Searchable abstracts of presentations at key conferences in endocrinology
Endocrine Abstracts (2015) 37 S4.3 | DOI: 10.1530/endoabs.37.S4.3

ECE2015 Symposia Thyroid hormone and cardiovascular system (3 abstracts)

Cardiovascular actions of novel Thyroid Hormone metabolites

Carolin Höfig

Karolinska Institutet, Stockholm, Sweden.

Thyroid hormone (TH) is one of the key players in modulating cardiovascular function. The hormone increases heart rate and force of contraction by modulating cardiac gene expression, thereby providing a molecular explanation for the clinical correlation between hyperthyroidism and cardiovascular mortality. The talk will present current aspects of cardiovascular function mediated by newly discovered TH metabolites. Recent studies have shown that a single injection of 3-iodo-L-thyronamine (3-T1AM), a decarboxylated and deiodinated TH derivative, leads to rapid decreases in heart rate and cardiac output. Although 3-T1AM is rapidly converted to several metabolites in vivo, the strong acute pharmacological responses of bradycardia and negative inotropy were solely attributed to 3-T1AM, leaving potential contributions of downstream products untested (e.g. 3-iodothyroacetic (TA1) acid or N-acetyl-3-T1AM (NAc-3-T1AM). Our studies revealed that TA1, the main degradation product of 3-T1AM, lacks any cardiovascular effects in mice, and thus constitutes an important inactivation product of 3-T1AM. However, NAc-3-T1AM, which is produced in liver and WAT from 3-T1AM, significantly increases heart rate and blood pressure in mice and directly enhances contractility of primary cardiomyocytes. Both effects are blocked by the β-adrenergic antagonist timolol maleate, demonstrating that the actions of NAc-3-T1AM on cardiomyocytes require β-adrenergic receptors. Based on our findings, we identify NAc-3-T1AM as a unique endocrine TH metabolite, providing a previously unknown link between liver, WAT and cardiovascular function.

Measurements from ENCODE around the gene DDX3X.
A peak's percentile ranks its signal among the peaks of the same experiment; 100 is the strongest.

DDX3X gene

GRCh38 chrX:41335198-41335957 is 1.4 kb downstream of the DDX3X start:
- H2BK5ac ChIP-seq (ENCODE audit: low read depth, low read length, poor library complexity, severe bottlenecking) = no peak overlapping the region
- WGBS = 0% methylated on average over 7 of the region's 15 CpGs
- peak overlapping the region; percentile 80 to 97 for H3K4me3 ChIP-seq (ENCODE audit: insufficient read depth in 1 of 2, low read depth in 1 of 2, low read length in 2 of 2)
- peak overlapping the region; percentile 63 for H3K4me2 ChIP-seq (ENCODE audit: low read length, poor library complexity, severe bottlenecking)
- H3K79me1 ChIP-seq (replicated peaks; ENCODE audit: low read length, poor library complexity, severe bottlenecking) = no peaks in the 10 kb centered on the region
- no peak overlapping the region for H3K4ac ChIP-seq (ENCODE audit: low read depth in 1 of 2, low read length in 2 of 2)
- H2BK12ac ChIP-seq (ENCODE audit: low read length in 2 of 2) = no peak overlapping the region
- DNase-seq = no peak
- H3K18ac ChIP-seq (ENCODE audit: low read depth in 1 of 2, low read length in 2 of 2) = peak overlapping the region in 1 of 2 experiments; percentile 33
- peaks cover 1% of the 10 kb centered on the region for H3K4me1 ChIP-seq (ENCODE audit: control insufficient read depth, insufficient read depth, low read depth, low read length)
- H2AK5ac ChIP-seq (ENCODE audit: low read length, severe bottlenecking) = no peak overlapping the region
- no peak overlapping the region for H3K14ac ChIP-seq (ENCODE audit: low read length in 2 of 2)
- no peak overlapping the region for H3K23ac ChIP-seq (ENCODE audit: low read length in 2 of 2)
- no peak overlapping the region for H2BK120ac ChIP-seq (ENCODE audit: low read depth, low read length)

Disclosure: This work is supported by grants from the Deutsche Forschungsgemeinschaft (HO 5096/1-1), the Karolinska Institutet’s Foundation, the Swedish Research Council and Hjärt-och Lungfonden.

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